Venturi Racing endured a pretty difficult end to the season in Berlin. For Edoardo Mortara, the leading points scorer in the Monegasque team’s history, their downturn in form denied him a first-ever top 10 finish in the Formula E drivers’ championship after what had initially looked like being a very promising season.
After scoring 32 points from the opening five rounds, Mortara was seventh in March when the season was suspended but slid to 14th in the final standings after adding just nine more points across the final six races.
So, what went wrong? Susie Wolff told reporters in Berlin that she was “hugely disappointed” by the team’s downturn in form but insisted a full post mortem would only be possible once the season was complete.
Three months on, Mortara believes the team have a good understanding of what went wrong and their focus now is on ensuring it remains a one-off.
“As a driver, whenever you have bad results you don’t really keep a nice souvenir from those races,” said Mortara. “Berlin was quite difficult for us, so I don’t really keep nice memories from it. We were struggling quite a lot.”
“It seemed that there were some things we could have done better, without going into too much detail, I think that it was pretty well understood what we did wrong and it was also a problem [we had] pretty much all year.
“That makes me optimistic for the future, if we can solve the issues that we had then probably we can find some more competitiveness and challenge the front guys [more often] because in the end, this sport and this championship, it’s fun when you race at the front, not at the back.”
Frustratingly for Mortara, those opportunities to race at the front have been few and far between in his three full seasons of Formula E, and his record of three podiums (including a win at the 2019 Hong Kong E-Prix) from 33 starts do not do justice to his talents.
In spite of Venturi’s hit-and-miss competitiveness in recent seasons, Mortara remains highly rated in the paddock, and the manner in which he outscored nine-time grand prix winner Felipe Massa surprised fewer people than you might think.
What then can a driver in the midfield do to elevate himself or his team further forward? A lack of results can sometimes lead to a lack of commitment, but that’s not an issue for Mortara who still feels he has a point to prove.
“There is frustration building up, year after year, when you see that things are not really going the way you would like. I try to put even more effort in and that is also difficult for the team because it can create some tension. For sure, [I am] at least as hungry now as when I started,” said Mortara.
“I don’t see myself yet as an established driver but this is something positive for me because whatever situation I’m in, I always try to give my best and more. To be a really established driver you have to back that up with the results and unfortunately in the last few seasons, I could not really show it for various reasons. When you’re competing for one of the smallest teams, it’s even more difficult.”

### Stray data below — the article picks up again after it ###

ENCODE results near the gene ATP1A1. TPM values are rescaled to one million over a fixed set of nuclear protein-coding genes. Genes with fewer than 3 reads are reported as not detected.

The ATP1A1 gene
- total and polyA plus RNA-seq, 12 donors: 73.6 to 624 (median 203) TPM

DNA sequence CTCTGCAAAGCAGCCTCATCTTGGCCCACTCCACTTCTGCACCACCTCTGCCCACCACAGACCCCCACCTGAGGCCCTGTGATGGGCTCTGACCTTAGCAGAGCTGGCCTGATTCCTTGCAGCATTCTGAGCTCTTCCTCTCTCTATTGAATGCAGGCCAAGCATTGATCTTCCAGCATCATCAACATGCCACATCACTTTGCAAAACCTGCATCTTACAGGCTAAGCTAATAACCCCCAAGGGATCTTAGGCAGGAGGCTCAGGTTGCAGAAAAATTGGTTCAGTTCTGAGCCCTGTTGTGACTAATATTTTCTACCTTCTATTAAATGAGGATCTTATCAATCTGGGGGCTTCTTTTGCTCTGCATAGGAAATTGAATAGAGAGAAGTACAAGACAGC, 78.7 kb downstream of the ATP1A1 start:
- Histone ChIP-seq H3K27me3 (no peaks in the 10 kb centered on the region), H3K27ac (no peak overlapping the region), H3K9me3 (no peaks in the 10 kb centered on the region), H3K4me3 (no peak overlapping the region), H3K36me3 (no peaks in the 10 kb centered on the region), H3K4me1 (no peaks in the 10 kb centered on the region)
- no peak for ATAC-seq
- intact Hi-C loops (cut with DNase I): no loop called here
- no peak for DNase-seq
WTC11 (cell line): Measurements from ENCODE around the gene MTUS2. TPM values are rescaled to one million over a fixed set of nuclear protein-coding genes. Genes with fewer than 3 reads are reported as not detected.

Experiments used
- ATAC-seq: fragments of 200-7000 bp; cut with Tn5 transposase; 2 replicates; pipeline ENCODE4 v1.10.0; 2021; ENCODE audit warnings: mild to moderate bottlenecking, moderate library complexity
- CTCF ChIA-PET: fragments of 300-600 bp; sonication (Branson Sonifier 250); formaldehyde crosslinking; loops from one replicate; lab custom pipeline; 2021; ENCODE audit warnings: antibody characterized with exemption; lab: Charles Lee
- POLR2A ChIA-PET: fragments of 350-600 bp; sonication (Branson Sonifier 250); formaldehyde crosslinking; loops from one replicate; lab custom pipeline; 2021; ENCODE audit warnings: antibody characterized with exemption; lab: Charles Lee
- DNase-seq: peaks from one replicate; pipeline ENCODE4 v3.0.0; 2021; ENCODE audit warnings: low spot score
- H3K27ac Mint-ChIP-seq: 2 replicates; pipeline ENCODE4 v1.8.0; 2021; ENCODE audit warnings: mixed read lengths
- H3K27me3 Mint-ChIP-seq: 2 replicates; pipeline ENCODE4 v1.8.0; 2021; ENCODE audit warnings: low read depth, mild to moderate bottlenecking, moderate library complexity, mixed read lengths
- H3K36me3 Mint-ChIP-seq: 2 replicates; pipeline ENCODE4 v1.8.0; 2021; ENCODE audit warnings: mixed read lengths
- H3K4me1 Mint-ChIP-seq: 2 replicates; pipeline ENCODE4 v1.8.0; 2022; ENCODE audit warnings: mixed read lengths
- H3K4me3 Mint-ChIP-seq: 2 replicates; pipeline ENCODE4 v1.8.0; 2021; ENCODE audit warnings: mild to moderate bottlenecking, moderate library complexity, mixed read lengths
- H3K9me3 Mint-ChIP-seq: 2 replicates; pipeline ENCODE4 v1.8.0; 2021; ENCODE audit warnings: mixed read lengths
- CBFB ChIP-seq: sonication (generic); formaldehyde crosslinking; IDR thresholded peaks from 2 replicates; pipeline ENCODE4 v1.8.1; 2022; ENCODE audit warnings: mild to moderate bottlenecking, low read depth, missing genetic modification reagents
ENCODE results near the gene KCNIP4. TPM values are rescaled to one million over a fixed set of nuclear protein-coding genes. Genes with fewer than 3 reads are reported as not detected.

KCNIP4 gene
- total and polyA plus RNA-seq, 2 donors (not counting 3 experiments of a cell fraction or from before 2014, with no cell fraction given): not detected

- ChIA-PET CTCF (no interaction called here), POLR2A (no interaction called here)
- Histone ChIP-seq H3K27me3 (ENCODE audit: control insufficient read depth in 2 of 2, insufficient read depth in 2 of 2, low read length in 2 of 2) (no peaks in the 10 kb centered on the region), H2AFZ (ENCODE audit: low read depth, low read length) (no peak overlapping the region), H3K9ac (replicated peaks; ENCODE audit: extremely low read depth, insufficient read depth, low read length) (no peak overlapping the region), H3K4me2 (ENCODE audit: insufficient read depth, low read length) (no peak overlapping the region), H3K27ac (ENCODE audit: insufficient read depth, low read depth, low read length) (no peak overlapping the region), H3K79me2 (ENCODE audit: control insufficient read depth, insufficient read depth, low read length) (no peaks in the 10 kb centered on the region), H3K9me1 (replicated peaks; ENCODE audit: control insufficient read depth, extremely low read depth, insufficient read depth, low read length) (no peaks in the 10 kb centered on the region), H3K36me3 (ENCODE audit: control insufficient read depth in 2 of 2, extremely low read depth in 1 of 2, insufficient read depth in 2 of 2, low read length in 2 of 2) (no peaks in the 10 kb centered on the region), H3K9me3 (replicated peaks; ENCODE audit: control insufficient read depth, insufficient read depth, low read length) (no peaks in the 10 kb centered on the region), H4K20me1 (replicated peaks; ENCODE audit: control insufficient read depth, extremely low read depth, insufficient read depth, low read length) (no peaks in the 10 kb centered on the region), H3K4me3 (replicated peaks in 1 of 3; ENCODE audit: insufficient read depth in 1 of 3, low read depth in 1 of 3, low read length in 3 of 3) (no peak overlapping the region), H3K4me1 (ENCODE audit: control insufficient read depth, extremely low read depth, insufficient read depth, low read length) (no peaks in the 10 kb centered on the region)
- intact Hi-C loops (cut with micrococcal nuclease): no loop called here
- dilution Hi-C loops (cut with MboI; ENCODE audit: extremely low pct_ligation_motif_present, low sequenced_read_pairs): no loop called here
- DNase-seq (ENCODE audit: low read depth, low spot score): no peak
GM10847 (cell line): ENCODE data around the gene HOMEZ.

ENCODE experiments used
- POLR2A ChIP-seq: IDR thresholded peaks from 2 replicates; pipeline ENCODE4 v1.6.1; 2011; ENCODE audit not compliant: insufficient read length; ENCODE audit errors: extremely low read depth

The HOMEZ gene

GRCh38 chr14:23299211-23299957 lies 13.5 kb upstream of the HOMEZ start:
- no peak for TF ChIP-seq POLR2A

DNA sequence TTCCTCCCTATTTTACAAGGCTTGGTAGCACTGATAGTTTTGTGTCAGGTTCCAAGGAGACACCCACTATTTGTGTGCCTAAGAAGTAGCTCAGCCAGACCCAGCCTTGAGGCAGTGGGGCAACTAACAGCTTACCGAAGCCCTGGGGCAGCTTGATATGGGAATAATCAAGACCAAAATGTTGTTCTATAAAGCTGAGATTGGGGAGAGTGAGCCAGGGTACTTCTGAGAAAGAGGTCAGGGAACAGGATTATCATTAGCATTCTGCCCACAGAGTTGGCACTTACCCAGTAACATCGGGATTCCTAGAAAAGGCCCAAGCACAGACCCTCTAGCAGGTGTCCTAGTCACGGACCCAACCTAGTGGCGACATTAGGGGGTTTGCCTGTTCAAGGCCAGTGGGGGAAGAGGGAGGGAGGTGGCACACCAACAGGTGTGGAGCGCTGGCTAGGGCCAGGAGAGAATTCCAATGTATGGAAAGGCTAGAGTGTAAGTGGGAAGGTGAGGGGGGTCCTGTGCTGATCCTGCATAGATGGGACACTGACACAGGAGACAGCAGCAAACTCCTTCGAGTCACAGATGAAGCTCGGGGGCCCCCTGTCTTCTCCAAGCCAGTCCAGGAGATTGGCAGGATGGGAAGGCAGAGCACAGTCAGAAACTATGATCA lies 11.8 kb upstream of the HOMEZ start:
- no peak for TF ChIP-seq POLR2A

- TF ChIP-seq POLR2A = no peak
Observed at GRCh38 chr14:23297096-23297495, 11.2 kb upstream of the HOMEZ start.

“The level [of competition] has increased year by year. You have some really, really talented drivers and some really, really good teams. I think that each year it’s getting tougher, definitely, and it makes the challenge even bigger.”
So what does the future hold? His new team-mate Norman Nato – who Mortara describes as ‘a nice guy, very talented’ – should be an improvement on the outgoing Massa who struggled badly last season.
But as Mortara rightly points out, the driver lineup is just one small part of what will ultimately define Venturi’s success. There’s every chance Season 7 will be an improvement but Mortara won’t be drawn into any predictions just yet.
“I hope that next season we’re going to be even more competitive than the first part of Season 6 but that is not only depending on me,” he said.
“You have an entire structure, you have a car, you have obviously the driver, it’s an entire package and this package needs to work in good harmony.
“There are so many variables that need to go well for you to achieve the results that I cannot predict that we’re going to be more or less competitive because, as I said, it’s not fun to race at the back. If we can challenge the front guys, that would be my hope.”
“By analysing what happened this year we could see that actually, the qualifying performances were actually pretty good – at least from my side. I had one of the best averages from the entire field.
“What we were lacking is race pace, a lot of race performance. We were not really expecting that, because in Season 5, we were actually not so bad there and we struggled more in qualifying. Now it’s a question of putting everything together.”
Whatever happens, Mortara is eager to avoid a repeat of the hectic schedule the teams faced in Berlin which saw them forced to race six times in the space of nine days. A schedule he believes impacted their ability to recover their form in the final races.
“It’s pretty simple. If you have no other choice, if that is the only choice that you have in order to start a season [or] to complete a season then it’s OK,” said Mortara.
“Obviously, if you have the choice, I would prefer to have more time in between races. You also have to understand that whenever you have that many races in such a short space of time, if you’re not well prepared or you have some technical issues as we had in Berlin, you have this impact of these problems on six races and not on one. So yeah, I’d prefer to have quite a lot more time in between races like a normal season.”